Just, The Two of Us

BY DAN ROGERS - DIAMOND LAKE, WASHINGTON - USA

I only, ever, had two uncles.  One was always off doing exciting stuff.  The other one was “serious,” and stuck close to home.  Neither one of ‘em ever “did” anything with me.  Not that I wouldn’t have loved it.  But, it never really happened.  Anyhow.

Sydney is my brother’s, daughter’s, kid.  People who know about these sorts of things would say she’s my grandniece, I suspect.  I call her “Sydney.”  She calls me, “Uncle Dan.”  Good enough, for us.

It took us several re-skeds, and a couple false starts.  But, today, we had a pretty cool adventure.  Just the two of us.  Actually, make that three.  Jamie-the-sea-dog came along, too.  Sydney is a real bright kid.  Way more polished, way more erudite, than I was – or anybody I knew – at her age.  We can discuss just about anything.  She has a pretty good grasp of stuff like nuance, and stage presence, and even double entendre.  My kinda’ girl.  Today’s mission was simple.  We went swimming.

The notion was simplicity, itself.  The actual evolution was a bunch more complex.  I ended up hauling a 3,000 pound boat about 100 hundred miles.  Sydney’s mom had to leave work in the middle of the day and meet up with me at a tight little launch ramp at a pretty small lake.  I had to pay a rather exorbitant out of state launch/vehicle fee.  And, we had to run the length of the lake and anchor.  Know what?  All, very much worth the time, effort, and expense.  Yep.

Sydney, Jamie, and I launched and headed up-lake without much delay or difficulty.

Today is the 15th of August.  Warm air.  Warm water.  Almost no people.  We had the anchorage all to ourselves.  Heck, we had most of the durn lake to ourselves.

I jumped in, and took a few pictures with my little waterproof camera.

Sydney isn’t the most confident swimmer, and her mom feels better about things if she wears a life jacket.  No problem, there.  Of course, I normally have a bit of a “hidden agenda” when it comes to expanding somebody’s horizons.  And, It’s been over 50 years since I qualified as a lifeguard.  Soooooo, a little safety is a good idea.  But, our objective today was to be jumping into the water from deck level before it was time to go home.

And, that, we did.  But, have you ever eaten your lunch while swimming in 20 feet of water?  Granted, an eclectic menu.

There was the famous “Uncle Dan’s waterproof PBJ.”

And, the fruit course.  In this case, floating grapefruit, served on the half-shell.  Followed by waterproof granola bars, an orange or two, and at least one apple.  A far, far cry from those boring days of yesteryear when kids had to stay out of the water for an hour after lunch.  Somehow, mothers were certain you could get a stomach cramp and plummet straight to the bottom if this shibboleth wasn’t strictly observed.  And, of course, the problem with that logic, was that we were all starving again after an hour.  I think I lost more good swimming time, as a kid, in the service of avoiding stomach cramps, than to anything else.  Not today, though.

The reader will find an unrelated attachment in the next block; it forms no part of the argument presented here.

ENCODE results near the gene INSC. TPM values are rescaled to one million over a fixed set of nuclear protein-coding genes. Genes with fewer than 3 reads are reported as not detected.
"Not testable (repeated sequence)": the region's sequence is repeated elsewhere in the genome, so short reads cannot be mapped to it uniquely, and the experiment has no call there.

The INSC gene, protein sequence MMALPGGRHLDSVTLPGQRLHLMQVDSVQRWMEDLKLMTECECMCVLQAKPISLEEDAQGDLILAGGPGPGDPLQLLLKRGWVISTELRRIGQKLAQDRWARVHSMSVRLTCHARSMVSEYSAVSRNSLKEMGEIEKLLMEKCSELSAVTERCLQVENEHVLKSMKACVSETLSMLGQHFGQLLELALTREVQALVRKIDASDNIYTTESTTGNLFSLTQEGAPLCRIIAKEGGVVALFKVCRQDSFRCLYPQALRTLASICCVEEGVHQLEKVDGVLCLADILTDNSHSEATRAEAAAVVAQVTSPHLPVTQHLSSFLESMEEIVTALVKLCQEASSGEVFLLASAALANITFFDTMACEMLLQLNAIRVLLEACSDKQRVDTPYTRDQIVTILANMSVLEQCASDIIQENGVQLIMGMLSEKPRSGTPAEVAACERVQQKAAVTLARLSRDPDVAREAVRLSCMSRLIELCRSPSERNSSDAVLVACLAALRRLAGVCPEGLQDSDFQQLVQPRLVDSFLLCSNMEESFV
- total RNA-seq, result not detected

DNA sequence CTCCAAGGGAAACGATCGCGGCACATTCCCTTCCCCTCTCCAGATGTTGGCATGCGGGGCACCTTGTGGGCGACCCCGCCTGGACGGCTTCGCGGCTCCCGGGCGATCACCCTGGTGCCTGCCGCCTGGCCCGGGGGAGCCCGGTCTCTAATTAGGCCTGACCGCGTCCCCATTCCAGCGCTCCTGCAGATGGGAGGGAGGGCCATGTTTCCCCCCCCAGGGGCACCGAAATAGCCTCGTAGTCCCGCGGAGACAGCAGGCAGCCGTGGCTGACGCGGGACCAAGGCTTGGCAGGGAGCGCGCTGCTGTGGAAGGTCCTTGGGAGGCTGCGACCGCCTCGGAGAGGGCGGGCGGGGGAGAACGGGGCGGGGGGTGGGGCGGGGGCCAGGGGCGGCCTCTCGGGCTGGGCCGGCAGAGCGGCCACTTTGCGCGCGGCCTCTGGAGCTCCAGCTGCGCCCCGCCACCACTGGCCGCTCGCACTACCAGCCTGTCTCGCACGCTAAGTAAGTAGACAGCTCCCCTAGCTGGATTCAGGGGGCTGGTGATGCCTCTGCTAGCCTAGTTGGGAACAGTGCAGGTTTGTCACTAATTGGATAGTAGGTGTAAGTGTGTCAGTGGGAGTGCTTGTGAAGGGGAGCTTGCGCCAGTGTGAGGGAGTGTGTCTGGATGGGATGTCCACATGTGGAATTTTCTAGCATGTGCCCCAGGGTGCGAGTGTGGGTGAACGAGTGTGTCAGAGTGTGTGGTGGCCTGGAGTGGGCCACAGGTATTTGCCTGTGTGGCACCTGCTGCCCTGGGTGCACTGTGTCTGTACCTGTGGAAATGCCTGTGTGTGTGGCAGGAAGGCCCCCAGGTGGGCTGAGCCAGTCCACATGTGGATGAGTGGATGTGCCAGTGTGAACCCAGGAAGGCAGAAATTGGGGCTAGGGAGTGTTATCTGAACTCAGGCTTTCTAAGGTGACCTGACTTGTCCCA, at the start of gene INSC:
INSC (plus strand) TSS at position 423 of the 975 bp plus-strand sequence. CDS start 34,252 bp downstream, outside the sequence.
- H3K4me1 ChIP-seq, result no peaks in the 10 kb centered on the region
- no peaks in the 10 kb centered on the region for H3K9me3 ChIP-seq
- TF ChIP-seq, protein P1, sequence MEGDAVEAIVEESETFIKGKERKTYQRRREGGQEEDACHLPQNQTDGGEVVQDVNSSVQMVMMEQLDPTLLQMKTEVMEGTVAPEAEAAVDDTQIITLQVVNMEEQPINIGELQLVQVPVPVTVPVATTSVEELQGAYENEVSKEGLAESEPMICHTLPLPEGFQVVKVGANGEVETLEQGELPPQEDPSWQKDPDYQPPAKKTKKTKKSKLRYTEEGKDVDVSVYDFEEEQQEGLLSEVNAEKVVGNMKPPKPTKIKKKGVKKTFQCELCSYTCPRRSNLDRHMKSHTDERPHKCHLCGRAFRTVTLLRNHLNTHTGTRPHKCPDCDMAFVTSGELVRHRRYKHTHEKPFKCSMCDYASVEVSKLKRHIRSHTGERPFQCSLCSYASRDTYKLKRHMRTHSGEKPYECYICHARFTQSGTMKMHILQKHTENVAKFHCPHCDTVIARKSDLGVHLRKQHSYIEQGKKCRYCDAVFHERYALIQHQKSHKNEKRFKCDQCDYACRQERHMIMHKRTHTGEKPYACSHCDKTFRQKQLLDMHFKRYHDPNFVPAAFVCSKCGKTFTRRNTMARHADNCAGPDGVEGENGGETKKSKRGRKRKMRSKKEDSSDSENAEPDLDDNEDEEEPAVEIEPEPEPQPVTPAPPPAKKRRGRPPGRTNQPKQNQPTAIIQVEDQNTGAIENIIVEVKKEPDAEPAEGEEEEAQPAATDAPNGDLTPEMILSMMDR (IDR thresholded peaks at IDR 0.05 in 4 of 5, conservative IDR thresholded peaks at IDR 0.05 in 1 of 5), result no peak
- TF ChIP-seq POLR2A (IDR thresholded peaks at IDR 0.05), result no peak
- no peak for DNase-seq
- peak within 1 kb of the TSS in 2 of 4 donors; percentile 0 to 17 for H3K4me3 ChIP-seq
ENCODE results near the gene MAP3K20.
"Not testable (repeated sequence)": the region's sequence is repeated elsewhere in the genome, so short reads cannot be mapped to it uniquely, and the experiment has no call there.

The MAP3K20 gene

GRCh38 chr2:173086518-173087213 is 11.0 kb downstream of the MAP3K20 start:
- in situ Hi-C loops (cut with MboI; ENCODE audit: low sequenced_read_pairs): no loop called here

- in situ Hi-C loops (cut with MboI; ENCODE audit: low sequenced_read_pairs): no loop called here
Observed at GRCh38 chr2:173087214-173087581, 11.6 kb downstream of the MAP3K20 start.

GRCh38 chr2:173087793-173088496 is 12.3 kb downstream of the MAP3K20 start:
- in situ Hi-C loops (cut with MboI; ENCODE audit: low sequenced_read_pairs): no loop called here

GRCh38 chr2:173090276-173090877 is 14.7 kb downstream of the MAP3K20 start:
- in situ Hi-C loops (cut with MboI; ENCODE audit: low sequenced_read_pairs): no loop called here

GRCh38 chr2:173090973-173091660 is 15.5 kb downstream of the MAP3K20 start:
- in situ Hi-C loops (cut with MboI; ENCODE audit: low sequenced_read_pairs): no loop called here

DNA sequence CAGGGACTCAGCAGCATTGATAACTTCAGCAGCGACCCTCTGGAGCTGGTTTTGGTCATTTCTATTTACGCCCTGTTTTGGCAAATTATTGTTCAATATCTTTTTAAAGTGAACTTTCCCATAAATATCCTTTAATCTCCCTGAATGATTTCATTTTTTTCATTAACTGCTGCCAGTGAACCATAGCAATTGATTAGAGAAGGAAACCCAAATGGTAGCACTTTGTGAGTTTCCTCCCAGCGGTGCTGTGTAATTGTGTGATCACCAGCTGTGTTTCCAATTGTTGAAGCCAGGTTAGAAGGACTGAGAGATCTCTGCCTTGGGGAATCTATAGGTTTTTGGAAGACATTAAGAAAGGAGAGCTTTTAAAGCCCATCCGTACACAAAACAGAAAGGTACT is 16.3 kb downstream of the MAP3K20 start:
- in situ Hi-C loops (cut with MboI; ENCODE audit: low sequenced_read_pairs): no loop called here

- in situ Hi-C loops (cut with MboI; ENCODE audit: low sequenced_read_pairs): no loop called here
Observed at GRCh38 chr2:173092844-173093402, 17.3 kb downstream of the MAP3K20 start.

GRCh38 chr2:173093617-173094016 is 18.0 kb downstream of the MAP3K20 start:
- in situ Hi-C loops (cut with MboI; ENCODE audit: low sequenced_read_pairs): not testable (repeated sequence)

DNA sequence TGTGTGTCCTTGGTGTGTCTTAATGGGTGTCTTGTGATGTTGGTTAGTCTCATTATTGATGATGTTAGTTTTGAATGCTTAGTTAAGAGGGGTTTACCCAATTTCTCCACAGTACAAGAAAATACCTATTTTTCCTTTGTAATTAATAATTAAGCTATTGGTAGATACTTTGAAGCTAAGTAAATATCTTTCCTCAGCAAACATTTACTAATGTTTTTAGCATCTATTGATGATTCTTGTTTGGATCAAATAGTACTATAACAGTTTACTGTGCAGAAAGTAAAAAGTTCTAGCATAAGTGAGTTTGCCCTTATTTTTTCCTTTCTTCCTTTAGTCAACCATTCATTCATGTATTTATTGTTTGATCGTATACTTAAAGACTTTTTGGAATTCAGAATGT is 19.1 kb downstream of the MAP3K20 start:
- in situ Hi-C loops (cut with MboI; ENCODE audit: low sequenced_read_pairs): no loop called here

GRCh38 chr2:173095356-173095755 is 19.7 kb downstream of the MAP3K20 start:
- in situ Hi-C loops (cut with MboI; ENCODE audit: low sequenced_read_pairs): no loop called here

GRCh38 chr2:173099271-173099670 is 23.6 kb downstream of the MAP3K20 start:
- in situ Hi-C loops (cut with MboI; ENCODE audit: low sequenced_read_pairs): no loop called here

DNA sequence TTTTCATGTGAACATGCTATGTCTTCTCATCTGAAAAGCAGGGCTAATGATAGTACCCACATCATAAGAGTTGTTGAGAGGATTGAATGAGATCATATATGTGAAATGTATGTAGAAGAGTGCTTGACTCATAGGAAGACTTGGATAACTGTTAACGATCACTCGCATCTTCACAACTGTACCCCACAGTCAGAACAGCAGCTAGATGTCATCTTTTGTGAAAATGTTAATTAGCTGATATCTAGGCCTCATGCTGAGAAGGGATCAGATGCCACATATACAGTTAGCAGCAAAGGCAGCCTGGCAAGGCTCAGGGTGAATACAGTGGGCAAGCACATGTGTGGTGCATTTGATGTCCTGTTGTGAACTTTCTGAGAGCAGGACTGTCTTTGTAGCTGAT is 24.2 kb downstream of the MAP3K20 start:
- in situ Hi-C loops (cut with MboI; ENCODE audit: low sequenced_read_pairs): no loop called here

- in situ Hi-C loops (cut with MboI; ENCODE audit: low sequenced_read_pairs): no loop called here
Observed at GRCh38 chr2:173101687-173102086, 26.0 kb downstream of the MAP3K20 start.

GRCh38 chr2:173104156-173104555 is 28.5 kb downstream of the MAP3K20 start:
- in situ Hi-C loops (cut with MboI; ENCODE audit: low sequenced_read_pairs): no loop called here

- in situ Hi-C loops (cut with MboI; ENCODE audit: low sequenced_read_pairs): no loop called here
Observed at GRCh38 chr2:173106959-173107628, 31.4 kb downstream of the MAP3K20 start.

We had about 4 hours, start to finish.  Sydney was either jumping in, climbing back out, or swimming after the tow rope for the entire time.  Jamie and I were a bit more conservative.  Stomach cramps, and all, you know.

Then, suddenly, it was time to pull the hook and head for the ramp.  But, it was pretty cool.  No adult supervision.  We made up limericks – as we often do – without censorship.  We improved our swimming technique – without formal instruction.  We managed to fill the hours without digital devices, or even a nanosecond of boredom.  Just the two of us.

Ok.  You’re right.  The THREE of us.




4 Comments

  1. Beautiful story Dan. In the end, it’s all about relationships, and it’s neat how well boats fit into that scheme of things. This Thanksgiving, we got to visit with some grandkids we seldom see, and some we see more often. They’re all in their 20s and 30s now, but still…. None of ’em interested in boats as yet, but neither was I at their age. There’s still hope.

  2. Jim:

    Even I, will accept that boats are not just a matter of life or death. I’m sure they are much more important than that!

    Dan

  3. Hi Chip.

    Miss Kathleen does end up in these pages about once a week on one adventure or another. She is at the moment undergoing a complete re-build that involved amputating the deckhouse and all the exterior brightwork right down to the sheerline. After about 20,000 road miles and a couple thousand on the water over the past two summers, I decided that things needed updating. Hopefully she will re-emerge come February. The cabin top is now about three feet longer, and the aft cockpit commensurately shorter. Overall, she has been quite satisfactory as both a “travel trailer,” and as an easily-driven and seakindly displacement cruiser. I also built a tandem axle trailer for her this fall, to replace the one that I had literally worn out. So, we will hopefully be back in action real soon. And, you never know. Chuck and Mike may one day publish some of those opus’. The original story of her creation will be in the archives under “The Birthing of Miss Kathleen.”

    Thanks,

    Dan
    The Frankenwerke, Almostcanada.

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